Some folks seem to think that an elected school board would make things better in Chicago, and while I understand the frustrations with the current system I'm pretty sure that the alternative isn't any better. Read below for an updated overview of the situation in LA, where they still have an elected board.
In Los Angeles, three of the seven school board seats are up for grabs in March. At times, such as during last week's candidate forum, the opponents manage to have a civil discussion and disagree agreeably. The turnout might get to 30 percent (if only because there's a Mayoral election being held at the same time).
But the candidates are proxies and pawns for a much larger battle going on behind the secenes. The unions and reform groups (who had a hand in recruiting candidates) are projected to spend $5 million on the race (it would be more but one of the three seats has a "consensus" candidate). The negative advertising -- mailers and flyers, mostly -- hasn't begun in earnest but it will soon. If recent elections are any guide, it will get nasty.
What are they fighting over? The union wants the School Board president out because she supports current Superintendent John Deasy, and charters, and teacher evaluations that include a measure of student achievement. (The union also feels like teachers have been subject to a media witch hunt over recent scandals regarding sexual predators in the classroom.)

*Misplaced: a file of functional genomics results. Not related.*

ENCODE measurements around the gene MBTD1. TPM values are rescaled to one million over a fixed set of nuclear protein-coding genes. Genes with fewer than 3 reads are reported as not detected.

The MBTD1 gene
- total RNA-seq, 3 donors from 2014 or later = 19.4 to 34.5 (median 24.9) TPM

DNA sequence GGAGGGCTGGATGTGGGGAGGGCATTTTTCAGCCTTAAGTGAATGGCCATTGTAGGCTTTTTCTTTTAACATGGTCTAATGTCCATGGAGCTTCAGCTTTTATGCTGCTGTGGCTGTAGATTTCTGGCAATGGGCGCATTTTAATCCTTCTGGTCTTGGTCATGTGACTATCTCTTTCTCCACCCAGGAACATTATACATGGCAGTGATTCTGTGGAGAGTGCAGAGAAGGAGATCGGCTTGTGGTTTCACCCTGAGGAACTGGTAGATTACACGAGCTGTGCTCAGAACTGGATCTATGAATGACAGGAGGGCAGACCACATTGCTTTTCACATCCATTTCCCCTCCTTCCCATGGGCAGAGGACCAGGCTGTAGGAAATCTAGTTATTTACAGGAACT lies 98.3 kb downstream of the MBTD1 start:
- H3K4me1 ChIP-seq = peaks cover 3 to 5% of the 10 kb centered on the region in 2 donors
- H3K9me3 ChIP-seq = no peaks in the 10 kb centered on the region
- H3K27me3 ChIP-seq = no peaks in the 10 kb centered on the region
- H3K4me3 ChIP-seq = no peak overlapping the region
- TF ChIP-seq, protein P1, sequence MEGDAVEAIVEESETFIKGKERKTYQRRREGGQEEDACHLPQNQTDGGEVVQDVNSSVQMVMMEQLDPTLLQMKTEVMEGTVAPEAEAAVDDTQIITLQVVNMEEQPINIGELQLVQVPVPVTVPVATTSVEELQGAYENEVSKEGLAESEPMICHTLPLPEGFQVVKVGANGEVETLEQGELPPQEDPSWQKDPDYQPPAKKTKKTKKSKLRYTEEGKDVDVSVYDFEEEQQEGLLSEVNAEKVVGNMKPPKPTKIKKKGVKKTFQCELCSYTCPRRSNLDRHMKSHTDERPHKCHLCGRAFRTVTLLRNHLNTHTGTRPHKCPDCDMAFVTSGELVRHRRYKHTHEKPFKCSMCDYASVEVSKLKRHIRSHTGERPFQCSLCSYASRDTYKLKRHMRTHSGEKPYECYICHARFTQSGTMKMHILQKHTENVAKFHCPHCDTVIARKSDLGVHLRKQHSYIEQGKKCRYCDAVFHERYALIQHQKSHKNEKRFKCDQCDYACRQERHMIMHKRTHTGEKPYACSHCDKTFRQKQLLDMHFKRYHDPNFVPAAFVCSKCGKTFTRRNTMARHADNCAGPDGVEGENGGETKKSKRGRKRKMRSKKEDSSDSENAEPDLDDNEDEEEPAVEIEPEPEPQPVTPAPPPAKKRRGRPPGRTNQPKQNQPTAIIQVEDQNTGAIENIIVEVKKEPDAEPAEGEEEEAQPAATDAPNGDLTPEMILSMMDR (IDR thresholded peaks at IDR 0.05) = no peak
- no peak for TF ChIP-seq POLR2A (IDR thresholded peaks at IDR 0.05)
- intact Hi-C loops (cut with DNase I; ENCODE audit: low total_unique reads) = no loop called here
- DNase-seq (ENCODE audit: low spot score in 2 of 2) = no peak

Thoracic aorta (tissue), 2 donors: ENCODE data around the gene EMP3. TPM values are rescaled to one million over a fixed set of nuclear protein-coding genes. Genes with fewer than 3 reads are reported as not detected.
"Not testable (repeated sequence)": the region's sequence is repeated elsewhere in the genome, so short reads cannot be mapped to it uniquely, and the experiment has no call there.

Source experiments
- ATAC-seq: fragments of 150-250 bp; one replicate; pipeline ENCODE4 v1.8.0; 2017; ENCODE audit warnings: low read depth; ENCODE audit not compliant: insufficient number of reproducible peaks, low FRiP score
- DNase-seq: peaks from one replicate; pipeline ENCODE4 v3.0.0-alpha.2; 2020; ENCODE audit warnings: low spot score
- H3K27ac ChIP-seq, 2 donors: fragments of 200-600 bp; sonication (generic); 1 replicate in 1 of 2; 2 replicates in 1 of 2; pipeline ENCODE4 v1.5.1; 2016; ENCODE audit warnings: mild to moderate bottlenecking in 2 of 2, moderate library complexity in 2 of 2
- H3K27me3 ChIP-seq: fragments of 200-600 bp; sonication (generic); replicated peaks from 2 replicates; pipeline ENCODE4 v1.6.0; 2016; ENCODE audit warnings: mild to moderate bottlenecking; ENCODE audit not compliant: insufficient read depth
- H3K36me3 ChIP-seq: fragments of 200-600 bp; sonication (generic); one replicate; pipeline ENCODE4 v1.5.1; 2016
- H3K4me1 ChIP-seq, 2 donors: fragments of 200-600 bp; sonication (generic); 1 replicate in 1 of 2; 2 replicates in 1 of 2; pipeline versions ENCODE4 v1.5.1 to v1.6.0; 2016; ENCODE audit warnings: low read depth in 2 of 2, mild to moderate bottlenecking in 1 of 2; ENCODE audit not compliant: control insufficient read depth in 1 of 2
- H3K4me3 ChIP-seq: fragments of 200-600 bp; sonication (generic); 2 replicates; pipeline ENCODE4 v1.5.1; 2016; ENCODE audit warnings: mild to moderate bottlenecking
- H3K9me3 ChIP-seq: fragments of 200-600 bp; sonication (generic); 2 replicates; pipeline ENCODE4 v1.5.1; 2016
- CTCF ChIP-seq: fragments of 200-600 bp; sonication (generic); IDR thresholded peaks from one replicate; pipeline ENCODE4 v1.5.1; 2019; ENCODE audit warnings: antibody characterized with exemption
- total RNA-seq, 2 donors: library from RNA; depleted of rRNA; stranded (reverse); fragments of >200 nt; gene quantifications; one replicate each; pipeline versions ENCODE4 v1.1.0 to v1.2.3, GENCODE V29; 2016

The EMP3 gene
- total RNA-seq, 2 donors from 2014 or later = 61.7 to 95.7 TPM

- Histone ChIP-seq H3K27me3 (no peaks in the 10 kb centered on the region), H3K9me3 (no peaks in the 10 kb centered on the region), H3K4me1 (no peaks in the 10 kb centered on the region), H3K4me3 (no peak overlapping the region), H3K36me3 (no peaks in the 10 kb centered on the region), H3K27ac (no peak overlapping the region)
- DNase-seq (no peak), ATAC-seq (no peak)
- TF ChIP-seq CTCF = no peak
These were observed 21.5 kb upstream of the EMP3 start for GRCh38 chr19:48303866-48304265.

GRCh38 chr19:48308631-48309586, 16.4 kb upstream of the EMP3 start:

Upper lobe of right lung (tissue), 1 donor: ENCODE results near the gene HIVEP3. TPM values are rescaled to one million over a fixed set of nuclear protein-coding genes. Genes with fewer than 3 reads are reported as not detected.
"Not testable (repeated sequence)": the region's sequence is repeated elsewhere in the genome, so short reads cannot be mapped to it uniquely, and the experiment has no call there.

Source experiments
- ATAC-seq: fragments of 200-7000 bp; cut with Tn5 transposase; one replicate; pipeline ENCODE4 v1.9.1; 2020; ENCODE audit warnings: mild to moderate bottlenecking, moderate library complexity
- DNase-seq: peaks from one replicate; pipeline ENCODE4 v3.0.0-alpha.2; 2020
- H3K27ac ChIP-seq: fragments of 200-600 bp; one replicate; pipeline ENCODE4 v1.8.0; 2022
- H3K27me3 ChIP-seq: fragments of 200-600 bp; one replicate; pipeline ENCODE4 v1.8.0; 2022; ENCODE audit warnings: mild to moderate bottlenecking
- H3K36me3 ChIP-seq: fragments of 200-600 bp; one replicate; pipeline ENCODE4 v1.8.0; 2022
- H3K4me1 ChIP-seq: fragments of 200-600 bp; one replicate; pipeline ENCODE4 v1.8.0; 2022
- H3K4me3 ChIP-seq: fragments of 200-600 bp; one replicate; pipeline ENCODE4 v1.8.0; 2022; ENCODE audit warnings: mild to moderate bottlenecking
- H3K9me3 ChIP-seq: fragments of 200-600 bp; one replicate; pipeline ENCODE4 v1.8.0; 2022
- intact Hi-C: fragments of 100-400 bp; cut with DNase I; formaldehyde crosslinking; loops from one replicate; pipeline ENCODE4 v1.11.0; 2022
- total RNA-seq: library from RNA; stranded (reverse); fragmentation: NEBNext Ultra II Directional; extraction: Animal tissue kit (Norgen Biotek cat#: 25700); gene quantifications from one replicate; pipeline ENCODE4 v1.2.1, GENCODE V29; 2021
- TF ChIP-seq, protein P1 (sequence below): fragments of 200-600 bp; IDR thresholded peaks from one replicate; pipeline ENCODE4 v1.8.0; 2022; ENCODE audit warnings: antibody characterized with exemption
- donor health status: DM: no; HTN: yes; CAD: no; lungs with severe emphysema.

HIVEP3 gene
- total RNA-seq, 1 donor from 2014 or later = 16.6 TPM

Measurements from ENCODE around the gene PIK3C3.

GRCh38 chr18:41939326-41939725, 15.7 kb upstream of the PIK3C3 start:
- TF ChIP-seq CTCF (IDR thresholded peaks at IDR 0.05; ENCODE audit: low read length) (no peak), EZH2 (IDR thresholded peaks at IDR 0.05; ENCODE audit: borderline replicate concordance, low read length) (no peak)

The reform groups want former teacher (and TFAer) Steve Zimmer out because he thinks that charters should have better oversight and doesn't agree with Deasy on all things. They -- including outbound Mayor Antonio Villaraigosa -- don't want Deasy even more battered by the Board than he already is, or pushed out. (Even with a majority, Deasy has to share decisionmaking authority with a Board that can't help but want a say in all matters.)
Still want an elected Board? I'm happy to hear your thoughts. Maybe I'm missing something. Want to know more? Go over to LA School Report, the site I'm helping edit and run.